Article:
Recommendation 4: An investigation be initiated by either this Committee or some other authority to determine, pending an authoritative statement by the High Court of Australia, whether the practice of exempting legislative instruments from parliamentary disallowance amounts to an unconstitutional abdication of legislative power, as has been suggested by leading constitutional commentators.
Recommendation 5: Parliament should use all means possible to continue sitting, even during emergencies, in order to provide its scrutiny and supervisory functions over delegated legislation. Parliament should investigate further the possibility of meeting virtually by electronic means and have regard to the arguments of constitutional experts such as Professor Twomey in this process.13 This recommendation echoes previous public statements made by NSWCCL.
Recommendation 6: As PIAC recommends, implement recommendation 18 of the 2019 inquiry into delegated legislation, recommending that legislative instruments, subject to limited exceptions, commence 28 days after registration.
Recommendation 7: As PIAC recommends, implement recommendation 16 of the 2019 inquiry into delegated legislation, recommending that the Office of Parliamentary Counsel modify the Federal Register of Legislation to enable instruments which are exempt from disallowance to be readily identified.
The Council for Civil Liberties (NSWCCL) thanks the Legal and Constitutional Committee (the Committee) for its invitation to make a submission concerning the Migration Amendment (Prohibiting Items in Immigration Detention Facilities) Bill 2020 (the bill). The bill is a modified version of a bill that was introduced in 2017 (the 2017 bill).
NSWCCL would like to speak further to these arguments when the bill is considered by the Committee.
This bill should be rejected.
If the bill is to proceed, it should limit the general power to search for and seize things to those which are intrinsically harmful, such as guns, knives and unprescribed narcotics. It should stipulate that items that do not present inherent risks to safety and security should only be prohibited to specified individuals where there is evidence that the person has used or is reasonably likely to use the item in a manner that presents clear risks to safety or security, and where those risks cannot be managed in a less restrictive way.
If the bill is to proceed, dogs should not be able to be used for searches in immigration detention centres.
The Bill proposes to ban permanently from Australia any person who entered Australia as an unauthorised maritime arrival after 19 July 2013, was transferred to the Republic of Nauru (Nauru) or Papua New Guinea (PNG) for “regional processing”, and was at least 18 years of age at the time of their first (or only) transfer (the Cohort). Such people were forcibly transferred to Nauru or PNG against their will, detained indefinitely, and subjected to serious human rights violations after their transfer.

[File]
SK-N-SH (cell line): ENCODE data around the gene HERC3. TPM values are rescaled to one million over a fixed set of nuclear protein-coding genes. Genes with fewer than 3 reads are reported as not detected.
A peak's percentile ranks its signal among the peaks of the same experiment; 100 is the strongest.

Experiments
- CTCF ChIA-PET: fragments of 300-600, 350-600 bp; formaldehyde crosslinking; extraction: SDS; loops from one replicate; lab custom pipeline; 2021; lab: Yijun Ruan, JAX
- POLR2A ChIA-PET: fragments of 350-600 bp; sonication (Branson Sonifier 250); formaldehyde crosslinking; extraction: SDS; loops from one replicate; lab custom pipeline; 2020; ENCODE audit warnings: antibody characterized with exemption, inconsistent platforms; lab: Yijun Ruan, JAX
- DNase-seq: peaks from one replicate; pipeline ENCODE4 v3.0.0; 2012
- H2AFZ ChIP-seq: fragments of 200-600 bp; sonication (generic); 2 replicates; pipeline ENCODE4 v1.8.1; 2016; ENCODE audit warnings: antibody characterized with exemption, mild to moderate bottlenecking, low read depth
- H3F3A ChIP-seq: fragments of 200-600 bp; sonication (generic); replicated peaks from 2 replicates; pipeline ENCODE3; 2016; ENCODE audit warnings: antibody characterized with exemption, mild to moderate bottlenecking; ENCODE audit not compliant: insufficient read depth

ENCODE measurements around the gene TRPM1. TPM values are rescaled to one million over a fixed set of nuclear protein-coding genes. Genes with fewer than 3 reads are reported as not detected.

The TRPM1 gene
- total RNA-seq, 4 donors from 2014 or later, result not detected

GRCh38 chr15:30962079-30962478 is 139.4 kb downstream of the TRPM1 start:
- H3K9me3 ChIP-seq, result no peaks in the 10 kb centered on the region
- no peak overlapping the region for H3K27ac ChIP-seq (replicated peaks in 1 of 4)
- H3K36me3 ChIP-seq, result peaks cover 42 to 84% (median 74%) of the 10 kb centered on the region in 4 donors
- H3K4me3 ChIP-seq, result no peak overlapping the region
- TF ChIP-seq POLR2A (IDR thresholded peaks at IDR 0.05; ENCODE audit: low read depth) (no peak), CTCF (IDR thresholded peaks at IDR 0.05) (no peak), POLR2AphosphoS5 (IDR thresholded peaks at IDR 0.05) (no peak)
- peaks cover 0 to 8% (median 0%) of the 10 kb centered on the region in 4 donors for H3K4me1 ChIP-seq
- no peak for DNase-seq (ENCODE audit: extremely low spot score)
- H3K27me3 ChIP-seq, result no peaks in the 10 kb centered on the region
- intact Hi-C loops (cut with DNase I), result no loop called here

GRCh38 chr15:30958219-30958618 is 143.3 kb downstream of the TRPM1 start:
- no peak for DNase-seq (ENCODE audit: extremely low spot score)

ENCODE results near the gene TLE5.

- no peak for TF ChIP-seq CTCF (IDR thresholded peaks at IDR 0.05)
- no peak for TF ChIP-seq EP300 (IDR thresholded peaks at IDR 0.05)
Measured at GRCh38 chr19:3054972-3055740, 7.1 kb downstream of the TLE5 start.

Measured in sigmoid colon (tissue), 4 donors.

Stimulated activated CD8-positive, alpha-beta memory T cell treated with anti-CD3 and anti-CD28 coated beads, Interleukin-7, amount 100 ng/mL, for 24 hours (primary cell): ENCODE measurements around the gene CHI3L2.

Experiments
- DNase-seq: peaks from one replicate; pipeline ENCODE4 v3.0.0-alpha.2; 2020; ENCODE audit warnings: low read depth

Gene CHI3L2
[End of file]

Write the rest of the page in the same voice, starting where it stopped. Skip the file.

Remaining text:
The New South Wales Council for Civil Liberties (NSWCCL) thanks the Legal and Constitutional Affairs Legislation Committee for its invitation to make a submission concerning the Migration Amendment (Repairing Medical Transfers) Bill 2019.
The NSW Council for Civil Liberties welcomes the opportunity to make a submission to the NSW Parliament Standing Committee on Social Issues inquiry into the Reproductive Health Care Reform Bill 2019.
The passage of the Reproductive Health Care Reform Bill 2019 through the NSW Legislative Assembly with a vote of 59 to 31 is a long awaited, historic moment for NSW women and the NSW Parliament. We are hopeful this will be followed by the its passage through the Legislative Council without amendment leading to the removal of abortion from the criminal law in NSW.
A NSW Council for Civil Liberties Submission to the Australian Human Rights Commission’s Free and Equal: An Australian conversation on human rights project. This submission argues that human rights have not been respected in Australia, are not protected, and suggests some methods to improve human rights in Australia.
This submission intends to address the following questions from the Issues Paper:
2. How should human rights be protected in Australia?
3. What are the barriers to the protection of human rights in Australia?
In relation to the Amendment, it is submitted that: Avenues to commence actions in the Federal Court should remain open; The Federal Court is more suitable for hearing class actions than the Federal Circuit Court; The Federal Court is more suited to hearing significant migration appeals; The amendment is likely to affect human rights; There is concern about the complexity of the Migration Act provisions
Supplementary Submission relating to AG’s amendments to National Security Legislation Amendment (Espionage and Foreign Interference) Bill 2017 - March 2018
Having examined the AG’s amendments, the CCLs maintain their initial view that they are significant steps in the right direction and improve some of the most dangerous aspects of the Bill. However, we also maintain our view that the problems with the secrecy offences go beyond the issues identified by the AG